President Zelensky arrived on Thursday, June 1, for the second meeting of the new European Political Community.
The one-day gathering of almost 50 European leaders, was held at a castle in Bulboaca, Moldova only 13 miles from Ukraine’s western border.
The proximity to the war zone was exemplified by the fact that, overhead, NATO-assigned aircraft from the US, UK and France provided air borne security.
Ukraine was high on the agenda, both at the formal meeting and those held on the side-lines that President Zelensky held with European leaders to press Ukraine’s justification for continued support, both in the present and future.
While in the eyes of some analysts the EPC has little real value, the diplomatic investment to get the gathering of up to 50 leaders, including those of non-EU and non-NATO European nations to a castle 13 miles away from an active war zone suggests that European leaders do consider it to be significant.
Kaja Kallas, the prime minister of Estonia, said the meeting was “a signal that multilateralism actually works, and also that we are behind Moldova and we are behind Ukraine.
She added: “As soon as Putin realizes and Russia realizes they made a mistake with the war in Ukraine, the war will be over.”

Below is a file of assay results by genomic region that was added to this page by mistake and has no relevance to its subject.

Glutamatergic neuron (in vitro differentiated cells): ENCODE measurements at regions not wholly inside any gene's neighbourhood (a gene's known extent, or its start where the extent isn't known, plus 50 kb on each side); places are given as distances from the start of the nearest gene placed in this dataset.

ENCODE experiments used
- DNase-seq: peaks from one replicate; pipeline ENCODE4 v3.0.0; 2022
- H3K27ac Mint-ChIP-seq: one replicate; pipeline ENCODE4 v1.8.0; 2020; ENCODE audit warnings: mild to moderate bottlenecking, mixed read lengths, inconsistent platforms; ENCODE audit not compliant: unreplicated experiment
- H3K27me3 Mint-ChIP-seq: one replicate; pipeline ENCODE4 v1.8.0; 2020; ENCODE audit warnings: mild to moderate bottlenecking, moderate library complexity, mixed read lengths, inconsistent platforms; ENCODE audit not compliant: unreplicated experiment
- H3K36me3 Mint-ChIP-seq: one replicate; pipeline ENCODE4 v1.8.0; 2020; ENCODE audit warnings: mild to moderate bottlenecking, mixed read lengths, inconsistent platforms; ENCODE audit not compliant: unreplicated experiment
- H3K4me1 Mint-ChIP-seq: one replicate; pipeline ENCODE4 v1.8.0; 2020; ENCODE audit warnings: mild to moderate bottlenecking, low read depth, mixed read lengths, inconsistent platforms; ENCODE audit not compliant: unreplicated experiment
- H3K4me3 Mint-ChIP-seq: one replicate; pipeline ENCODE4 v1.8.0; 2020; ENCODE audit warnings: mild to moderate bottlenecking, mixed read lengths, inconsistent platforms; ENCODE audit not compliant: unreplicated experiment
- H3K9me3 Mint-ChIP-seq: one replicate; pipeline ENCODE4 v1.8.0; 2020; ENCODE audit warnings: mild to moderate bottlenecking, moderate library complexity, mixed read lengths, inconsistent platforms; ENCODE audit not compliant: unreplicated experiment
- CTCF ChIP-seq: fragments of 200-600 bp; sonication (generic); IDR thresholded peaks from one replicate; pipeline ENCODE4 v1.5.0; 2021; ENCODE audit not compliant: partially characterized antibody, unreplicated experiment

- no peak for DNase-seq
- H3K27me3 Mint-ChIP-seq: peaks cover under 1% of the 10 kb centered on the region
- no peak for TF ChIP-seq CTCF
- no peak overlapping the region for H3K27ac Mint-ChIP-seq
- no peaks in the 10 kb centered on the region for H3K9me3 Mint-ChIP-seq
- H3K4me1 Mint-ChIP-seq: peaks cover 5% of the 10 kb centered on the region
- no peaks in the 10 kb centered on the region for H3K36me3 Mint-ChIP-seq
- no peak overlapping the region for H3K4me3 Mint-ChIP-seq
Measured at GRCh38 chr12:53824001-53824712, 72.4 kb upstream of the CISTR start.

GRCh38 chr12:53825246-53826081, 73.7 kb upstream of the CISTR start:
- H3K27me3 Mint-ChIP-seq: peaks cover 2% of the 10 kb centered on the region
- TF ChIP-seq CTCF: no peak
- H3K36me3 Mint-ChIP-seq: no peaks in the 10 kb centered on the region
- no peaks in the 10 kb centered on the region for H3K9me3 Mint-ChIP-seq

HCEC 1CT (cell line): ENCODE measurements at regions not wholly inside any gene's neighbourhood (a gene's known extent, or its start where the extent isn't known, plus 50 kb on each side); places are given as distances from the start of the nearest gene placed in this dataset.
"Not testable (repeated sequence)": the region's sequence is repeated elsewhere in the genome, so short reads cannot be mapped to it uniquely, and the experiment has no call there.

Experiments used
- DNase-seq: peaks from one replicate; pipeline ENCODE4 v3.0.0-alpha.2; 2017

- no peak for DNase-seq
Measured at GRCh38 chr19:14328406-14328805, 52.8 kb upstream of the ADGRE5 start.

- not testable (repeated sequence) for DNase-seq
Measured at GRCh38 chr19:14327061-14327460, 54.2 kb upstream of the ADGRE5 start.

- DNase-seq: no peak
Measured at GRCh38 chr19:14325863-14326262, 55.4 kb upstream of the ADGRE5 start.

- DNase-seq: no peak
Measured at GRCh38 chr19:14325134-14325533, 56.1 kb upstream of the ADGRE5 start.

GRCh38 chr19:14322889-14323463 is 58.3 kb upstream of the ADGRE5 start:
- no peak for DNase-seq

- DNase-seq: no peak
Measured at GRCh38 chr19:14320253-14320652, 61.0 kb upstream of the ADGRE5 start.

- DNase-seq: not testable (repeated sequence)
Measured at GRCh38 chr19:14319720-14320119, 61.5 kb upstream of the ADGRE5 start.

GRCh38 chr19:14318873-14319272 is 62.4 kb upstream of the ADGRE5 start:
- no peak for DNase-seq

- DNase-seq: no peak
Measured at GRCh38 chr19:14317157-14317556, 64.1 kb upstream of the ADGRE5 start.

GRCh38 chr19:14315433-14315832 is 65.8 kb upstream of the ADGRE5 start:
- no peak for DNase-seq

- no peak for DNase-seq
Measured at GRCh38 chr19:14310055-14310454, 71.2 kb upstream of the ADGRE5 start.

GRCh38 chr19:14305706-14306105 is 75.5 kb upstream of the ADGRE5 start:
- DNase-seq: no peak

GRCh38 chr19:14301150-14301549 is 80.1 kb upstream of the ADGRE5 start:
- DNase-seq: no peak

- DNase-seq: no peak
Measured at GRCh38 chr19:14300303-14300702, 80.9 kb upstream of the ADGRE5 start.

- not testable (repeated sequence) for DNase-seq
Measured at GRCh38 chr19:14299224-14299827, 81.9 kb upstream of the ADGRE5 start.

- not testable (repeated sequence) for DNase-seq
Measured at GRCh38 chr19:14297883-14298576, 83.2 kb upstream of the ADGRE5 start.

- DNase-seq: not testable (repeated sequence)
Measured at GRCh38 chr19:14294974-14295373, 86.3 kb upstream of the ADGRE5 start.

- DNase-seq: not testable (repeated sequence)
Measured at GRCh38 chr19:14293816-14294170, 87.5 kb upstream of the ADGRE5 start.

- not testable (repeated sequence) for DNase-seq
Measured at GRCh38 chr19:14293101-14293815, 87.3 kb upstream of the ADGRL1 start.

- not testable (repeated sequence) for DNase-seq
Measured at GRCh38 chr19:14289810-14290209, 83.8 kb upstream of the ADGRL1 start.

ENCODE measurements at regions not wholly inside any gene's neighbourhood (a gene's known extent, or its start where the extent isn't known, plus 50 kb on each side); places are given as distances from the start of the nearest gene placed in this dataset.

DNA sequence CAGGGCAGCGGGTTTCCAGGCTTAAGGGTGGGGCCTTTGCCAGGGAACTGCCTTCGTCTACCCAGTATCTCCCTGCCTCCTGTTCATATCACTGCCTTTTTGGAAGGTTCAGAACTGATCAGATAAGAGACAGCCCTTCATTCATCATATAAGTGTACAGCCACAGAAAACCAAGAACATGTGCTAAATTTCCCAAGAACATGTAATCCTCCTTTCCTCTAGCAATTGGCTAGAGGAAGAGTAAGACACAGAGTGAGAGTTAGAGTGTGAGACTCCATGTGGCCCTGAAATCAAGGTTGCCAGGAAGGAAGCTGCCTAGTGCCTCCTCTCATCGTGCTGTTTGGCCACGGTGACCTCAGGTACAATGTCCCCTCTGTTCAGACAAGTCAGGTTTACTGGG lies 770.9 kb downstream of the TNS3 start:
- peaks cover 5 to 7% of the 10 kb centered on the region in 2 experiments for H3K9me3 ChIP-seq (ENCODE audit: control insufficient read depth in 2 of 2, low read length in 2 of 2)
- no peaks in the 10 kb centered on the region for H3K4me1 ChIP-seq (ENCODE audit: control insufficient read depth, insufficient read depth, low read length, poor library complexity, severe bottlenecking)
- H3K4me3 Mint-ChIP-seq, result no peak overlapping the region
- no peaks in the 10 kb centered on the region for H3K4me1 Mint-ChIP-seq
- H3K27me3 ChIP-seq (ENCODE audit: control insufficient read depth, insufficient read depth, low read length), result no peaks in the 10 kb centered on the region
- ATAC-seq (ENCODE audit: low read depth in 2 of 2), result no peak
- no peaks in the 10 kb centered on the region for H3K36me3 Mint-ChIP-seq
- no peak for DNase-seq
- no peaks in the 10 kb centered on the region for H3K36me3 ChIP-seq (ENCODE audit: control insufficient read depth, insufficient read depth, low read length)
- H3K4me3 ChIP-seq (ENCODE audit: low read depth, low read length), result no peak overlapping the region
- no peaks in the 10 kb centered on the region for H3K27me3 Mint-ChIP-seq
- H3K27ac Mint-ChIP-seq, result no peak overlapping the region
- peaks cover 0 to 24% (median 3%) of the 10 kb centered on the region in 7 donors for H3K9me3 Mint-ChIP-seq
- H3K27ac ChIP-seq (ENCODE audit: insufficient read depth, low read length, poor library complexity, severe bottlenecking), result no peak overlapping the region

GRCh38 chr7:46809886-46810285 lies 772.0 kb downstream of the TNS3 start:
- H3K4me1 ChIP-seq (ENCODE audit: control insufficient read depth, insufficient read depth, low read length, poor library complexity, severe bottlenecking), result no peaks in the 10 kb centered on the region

Right from the start, standing alongside Maia Sandu, the Moldovan president and host, Zelensky called for further security guarantees to protect Ukraine and Moldova, from continuing Russian aggression until Kyiv could finally join NATO.
“Ukraine is ready to be in NATO. We’re waiting [for the day] when NATO will be ready to have Ukraine,” he said. “I think security guarantees are very important not only for Ukraine, [but also] for our neighbors Moldova, because of Russia, their aggression in Ukraine and potentially in other parts of Europe.”
He added that while full membership of the alliance was the “best” option for Ukraine he was hoping for “a clear signal that security guarantees remain until Ukraine joins NATO.”
During a group discussion with leaders from the UK, the Netherlands, Denmark, Belgium, Poland and Sweden there was a consensus that, now the US had agreed, efforts were underway to ensure that Ukraine could receive delivery of F-16 fighters before the end of the year, possibly provided initially by the Netherlands and Denmark.
Asked to comment on the discussions, Mateusz Morawiecki, the Polish prime minister said “It went very well. We all agreed all the next steps.” He added that there would be training not only for pilots but also in the wider areas of “logistics, maintenance and introducing [the fighters] into the Ukrainian aircraft [maintenance and logistics] system.”
Asked for his comments, Zelensky agreed it had been encouraging but said he continued to ask allies to provide Patriot missiles to fill the gap before the F-16s arrived. This would be part of a future “sky shield” protecting the whole of the European continent.
“Why Patriots?” he asked. “Because Patriots have shown the world, they can take down any type of Russian missile.”
The U.K. Prime Minister, Rishi Sunak said that Ukraine’s “rightful place is in NATO”, adding: “We want to make sure we put in place security arrangements for Ukraine for the long term so we send a very strong signal to Vladimir Putin that we are not going anywhere, we are here to stay and we will continue backing Ukraine.”